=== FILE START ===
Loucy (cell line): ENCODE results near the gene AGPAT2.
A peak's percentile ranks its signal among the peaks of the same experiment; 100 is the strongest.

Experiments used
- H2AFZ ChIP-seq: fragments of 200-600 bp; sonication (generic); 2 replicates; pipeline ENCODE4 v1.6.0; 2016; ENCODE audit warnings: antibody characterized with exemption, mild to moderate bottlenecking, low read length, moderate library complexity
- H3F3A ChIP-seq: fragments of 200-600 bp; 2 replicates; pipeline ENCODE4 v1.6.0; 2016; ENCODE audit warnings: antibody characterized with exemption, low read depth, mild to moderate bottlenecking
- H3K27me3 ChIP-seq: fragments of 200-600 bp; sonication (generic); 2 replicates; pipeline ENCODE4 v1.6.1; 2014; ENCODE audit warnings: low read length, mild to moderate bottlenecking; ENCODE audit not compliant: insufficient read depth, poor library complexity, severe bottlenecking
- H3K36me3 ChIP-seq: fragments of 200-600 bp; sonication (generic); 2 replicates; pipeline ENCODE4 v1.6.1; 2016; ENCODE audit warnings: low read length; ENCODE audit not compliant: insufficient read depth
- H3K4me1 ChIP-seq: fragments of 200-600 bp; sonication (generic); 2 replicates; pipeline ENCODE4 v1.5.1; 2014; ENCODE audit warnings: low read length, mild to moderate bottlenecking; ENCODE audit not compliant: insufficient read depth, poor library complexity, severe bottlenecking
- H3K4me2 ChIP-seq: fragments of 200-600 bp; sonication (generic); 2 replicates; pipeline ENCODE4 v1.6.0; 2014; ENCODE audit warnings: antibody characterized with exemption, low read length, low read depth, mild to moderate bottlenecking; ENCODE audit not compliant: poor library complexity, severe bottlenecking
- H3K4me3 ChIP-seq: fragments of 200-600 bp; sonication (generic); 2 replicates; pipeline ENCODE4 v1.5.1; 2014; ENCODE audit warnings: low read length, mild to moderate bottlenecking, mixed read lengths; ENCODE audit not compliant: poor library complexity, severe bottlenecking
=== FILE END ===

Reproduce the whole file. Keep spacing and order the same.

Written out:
Loucy (cell line): ENCODE results near the gene AGPAT2.
A peak's percentile ranks its signal among the peaks of the same experiment; 100 is the strongest.

Experiments used
- H2AFZ ChIP-seq: fragments of 200-600 bp; sonication (generic); 2 replicates; pipeline ENCODE4 v1.6.0; 2016; ENCODE audit warnings: antibody characterized with exemption, mild to moderate bottlenecking, low read length, moderate library complexity
- H3F3A ChIP-seq: fragments of 200-600 bp; 2 replicates; pipeline ENCODE4 v1.6.0; 2016; ENCODE audit warnings: antibody characterized with exemption, low read depth, mild to moderate bottlenecking
- H3K27me3 ChIP-seq: fragments of 200-600 bp; sonication (generic); 2 replicates; pipeline ENCODE4 v1.6.1; 2014; ENCODE audit warnings: low read length, mild to moderate bottlenecking; ENCODE audit not compliant: insufficient read depth, poor library complexity, severe bottlenecking
- H3K36me3 ChIP-seq: fragments of 200-600 bp; sonication (generic); 2 replicates; pipeline ENCODE4 v1.6.1; 2016; ENCODE audit warnings: low read length; ENCODE audit not compliant: insufficient read depth
- H3K4me1 ChIP-seq: fragments of 200-600 bp; sonication (generic); 2 replicates; pipeline ENCODE4 v1.5.1; 2014; ENCODE audit warnings: low read length, mild to moderate bottlenecking; ENCODE audit not compliant: insufficient read depth, poor library complexity, severe bottlenecking
- H3K4me2 ChIP-seq: fragments of 200-600 bp; sonication (generic); 2 replicates; pipeline ENCODE4 v1.6.0; 2014; ENCODE audit warnings: antibody characterized with exemption, low read length, low read depth, mild to moderate bottlenecking; ENCODE audit not compliant: poor library complexity, severe bottlenecking
- H3K4me3 ChIP-seq: fragments of 200-600 bp; sonication (generic); 2 replicates; pipeline ENCODE4 v1.5.1; 2014; ENCODE audit warnings: low read length, mild to moderate bottlenecking, mixed read lengths; ENCODE audit not compliant: poor library complexity, severe bottlenecking